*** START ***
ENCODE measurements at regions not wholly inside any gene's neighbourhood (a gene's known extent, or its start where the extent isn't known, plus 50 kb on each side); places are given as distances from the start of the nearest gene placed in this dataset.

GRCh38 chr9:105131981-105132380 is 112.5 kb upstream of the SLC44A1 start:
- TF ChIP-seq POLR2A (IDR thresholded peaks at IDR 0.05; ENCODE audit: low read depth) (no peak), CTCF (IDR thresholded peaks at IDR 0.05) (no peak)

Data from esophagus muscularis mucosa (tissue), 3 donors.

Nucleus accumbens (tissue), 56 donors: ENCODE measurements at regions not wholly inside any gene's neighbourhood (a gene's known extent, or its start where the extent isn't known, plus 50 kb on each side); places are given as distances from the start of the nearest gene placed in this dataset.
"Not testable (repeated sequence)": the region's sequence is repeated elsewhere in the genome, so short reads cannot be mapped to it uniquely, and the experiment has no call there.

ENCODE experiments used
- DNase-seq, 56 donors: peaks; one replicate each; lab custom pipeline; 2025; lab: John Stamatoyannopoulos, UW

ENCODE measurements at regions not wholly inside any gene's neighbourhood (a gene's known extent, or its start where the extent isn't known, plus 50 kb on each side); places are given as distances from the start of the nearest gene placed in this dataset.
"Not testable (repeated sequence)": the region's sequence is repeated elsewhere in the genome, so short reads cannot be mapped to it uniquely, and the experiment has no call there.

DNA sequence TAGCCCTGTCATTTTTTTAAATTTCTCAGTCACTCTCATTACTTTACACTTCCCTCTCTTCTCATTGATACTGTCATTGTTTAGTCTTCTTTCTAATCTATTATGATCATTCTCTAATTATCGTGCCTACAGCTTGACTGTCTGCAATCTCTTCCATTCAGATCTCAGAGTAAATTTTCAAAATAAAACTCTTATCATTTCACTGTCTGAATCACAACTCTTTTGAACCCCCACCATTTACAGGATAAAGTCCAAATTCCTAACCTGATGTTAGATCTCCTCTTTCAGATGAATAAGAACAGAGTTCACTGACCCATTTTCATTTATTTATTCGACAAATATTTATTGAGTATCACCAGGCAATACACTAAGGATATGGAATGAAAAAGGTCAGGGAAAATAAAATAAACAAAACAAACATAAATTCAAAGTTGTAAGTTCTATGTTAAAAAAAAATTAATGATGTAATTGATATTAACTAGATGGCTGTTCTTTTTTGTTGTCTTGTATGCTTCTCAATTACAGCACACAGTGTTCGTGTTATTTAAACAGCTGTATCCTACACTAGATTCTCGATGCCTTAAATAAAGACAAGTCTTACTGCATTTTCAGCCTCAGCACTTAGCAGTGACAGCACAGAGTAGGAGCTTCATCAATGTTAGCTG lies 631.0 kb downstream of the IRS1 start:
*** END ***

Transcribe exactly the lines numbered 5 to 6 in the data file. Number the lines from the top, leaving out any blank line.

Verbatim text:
Nucleus accumbens (tissue), 56 donors: ENCODE measurements at regions not wholly inside any gene's neighbourhood (a gene's known extent, or its start where the extent isn't known, plus 50 kb on each side); places are given as distances from the start of the nearest gene placed in this dataset.
"Not testable (repeated sequence)": the region's sequence is repeated elsewhere in the genome, so short reads cannot be mapped to it uniquely, and the experiment has no call there.